I'm working to design a REST API to be consumed by a React SPA.

The client-side of the SPA queries data about a relationship between two entities: Team and Player where Teams have many Players and Players can only belong to one Team.

I want to query all the Teams and then get all the Players for each team (which you could imagine would be a fairly typical use-case for these resources in a SPA.)

I can see 3 main approaches:

  1. Expand the /teams endpoint to have some param ?expand=player or something similar that includes a player array for each team. The data comes back nice to be consumed by the react application but now the REST API endpoint is becoming more complex and less compliant to the single-responsibility principle.

  2. Query /teams to get the IDs of all teams and then query each team /team/:id/players. But this will increase the # of requests to the backend, although it will separate responsibilities nicer and make things more explicit.

  3. Query /teams to get the IDs of all teams and then query /players/:ids where :ids is the IDs of all the teams. This is also quite explicit but could result in a huge URL and isn't a nice and tidy.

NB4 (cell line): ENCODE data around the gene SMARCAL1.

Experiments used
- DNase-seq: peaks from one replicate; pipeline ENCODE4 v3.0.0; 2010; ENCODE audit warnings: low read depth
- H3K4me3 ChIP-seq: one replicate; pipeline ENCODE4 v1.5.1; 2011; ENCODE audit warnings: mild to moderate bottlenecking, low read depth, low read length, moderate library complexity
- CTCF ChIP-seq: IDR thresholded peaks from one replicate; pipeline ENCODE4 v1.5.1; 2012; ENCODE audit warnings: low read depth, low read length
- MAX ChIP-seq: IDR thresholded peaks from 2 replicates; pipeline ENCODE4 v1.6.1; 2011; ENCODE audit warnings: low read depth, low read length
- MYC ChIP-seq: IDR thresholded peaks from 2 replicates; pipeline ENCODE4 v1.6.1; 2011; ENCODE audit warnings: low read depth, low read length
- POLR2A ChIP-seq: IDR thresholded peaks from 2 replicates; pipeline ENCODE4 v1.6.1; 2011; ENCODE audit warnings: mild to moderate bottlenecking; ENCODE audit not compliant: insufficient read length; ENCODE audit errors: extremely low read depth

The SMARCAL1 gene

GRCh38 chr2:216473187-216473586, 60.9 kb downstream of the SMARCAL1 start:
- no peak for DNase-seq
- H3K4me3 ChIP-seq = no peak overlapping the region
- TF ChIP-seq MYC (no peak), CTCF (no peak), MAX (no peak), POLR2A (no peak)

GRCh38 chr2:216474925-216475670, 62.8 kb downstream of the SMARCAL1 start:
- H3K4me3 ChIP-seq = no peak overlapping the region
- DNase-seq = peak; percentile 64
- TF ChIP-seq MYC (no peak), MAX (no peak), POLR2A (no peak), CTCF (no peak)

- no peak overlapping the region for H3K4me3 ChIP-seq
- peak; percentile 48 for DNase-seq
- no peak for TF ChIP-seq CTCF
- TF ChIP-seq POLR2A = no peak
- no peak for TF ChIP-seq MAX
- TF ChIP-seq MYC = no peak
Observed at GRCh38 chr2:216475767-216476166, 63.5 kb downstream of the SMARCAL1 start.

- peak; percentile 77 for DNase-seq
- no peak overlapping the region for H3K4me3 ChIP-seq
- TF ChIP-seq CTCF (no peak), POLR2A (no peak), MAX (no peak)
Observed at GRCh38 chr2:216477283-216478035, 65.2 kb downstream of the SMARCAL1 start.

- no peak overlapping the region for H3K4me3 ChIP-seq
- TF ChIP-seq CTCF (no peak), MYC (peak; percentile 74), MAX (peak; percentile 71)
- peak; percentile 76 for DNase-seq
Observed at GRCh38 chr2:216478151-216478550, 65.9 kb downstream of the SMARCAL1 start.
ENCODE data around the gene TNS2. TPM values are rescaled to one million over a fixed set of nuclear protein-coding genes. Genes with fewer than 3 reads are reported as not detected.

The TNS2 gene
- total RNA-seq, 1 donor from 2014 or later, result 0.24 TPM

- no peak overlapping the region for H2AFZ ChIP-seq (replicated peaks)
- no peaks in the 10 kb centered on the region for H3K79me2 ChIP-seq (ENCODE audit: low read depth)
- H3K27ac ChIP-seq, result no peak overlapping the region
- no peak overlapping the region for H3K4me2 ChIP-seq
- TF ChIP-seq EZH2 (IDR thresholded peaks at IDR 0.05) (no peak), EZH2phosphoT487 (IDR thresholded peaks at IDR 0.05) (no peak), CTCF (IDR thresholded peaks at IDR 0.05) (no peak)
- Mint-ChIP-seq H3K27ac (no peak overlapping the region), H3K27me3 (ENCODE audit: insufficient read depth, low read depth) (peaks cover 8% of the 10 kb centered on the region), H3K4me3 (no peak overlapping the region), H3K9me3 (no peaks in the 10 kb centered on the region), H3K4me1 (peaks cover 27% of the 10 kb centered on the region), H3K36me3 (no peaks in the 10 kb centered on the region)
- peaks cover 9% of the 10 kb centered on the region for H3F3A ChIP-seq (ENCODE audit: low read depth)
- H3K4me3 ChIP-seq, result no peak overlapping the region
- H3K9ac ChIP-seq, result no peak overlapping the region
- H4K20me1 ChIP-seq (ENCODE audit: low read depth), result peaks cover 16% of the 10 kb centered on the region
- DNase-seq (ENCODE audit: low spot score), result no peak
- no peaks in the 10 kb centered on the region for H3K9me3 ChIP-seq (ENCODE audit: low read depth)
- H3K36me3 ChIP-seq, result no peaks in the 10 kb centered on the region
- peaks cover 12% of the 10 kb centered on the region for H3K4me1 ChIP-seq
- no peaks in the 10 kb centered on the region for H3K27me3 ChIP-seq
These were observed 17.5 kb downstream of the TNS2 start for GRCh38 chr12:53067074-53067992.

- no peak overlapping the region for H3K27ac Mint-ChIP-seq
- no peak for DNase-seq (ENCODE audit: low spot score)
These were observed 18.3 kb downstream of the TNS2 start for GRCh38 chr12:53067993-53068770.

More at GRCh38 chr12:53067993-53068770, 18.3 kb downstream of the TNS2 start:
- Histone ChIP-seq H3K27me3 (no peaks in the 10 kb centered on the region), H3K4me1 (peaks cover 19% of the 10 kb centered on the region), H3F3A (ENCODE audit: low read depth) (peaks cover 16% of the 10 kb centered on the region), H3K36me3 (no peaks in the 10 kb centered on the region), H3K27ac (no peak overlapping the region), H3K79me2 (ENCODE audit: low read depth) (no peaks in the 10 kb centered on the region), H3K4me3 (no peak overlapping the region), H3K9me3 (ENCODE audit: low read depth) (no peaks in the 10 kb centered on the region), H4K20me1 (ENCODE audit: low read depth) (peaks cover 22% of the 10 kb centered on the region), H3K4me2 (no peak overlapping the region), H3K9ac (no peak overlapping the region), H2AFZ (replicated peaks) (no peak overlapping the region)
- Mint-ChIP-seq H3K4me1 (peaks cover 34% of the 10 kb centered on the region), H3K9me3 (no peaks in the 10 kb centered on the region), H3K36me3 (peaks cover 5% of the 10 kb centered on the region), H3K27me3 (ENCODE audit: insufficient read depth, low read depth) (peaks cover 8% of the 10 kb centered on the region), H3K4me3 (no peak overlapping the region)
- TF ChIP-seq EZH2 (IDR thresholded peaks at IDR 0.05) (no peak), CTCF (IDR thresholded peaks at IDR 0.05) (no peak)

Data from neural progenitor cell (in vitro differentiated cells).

What approach is generally regarded as the best? Of course all of them have trade-offs, but perhaps I am overlooking some trade-offs?

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    COuldn't your title be miselading ? Because if one player belongs only to one team, it's a one to many relation and not many to many. – Christophe Aug 26 '18 at 21:51
  • @Christophe thanks, I modified it to the more general case of resource relationships in general. – Adam Thompson Aug 26 '18 at 22:52
  • Are you typically / always going to be getting the team + player data? – Andy Aug 27 '18 at 22:36

I want to query all the Teams and then get all the Players for each team

How would you do it as a web site?

If you weren't trying to create a "REST API", you would probably just create a single html page that would have all the data you want; one fetch from the client, and tada, you are done.

If there was a lot of data, then you might deliver it as multiple pages, linked together.

But either way, it would just be a big block of HTML, that clients could pull down by getting the link.

Does the spelling of the link matter? Not to the client, they are just fetching it. The server needs to be able to match the correct HTML to the link, but the server can do that any way it likes.

So if you want to put that page in your /teams hierarchy, or in your /players hierarchy, or in a completely separate /league, /reports or /views hierarchy, those are all perfectly fine choices.

The fact that the representation you are using is a JSON document, rather than HTML, or XML, or whatever, doesn't change that.

Part of the point of REST is that its not important that the client be able to disassemble your URI and from it deduce your database schema.

What the server is actually doing to find the correct representation is an implementation detail that we conceal behind the uniform interface.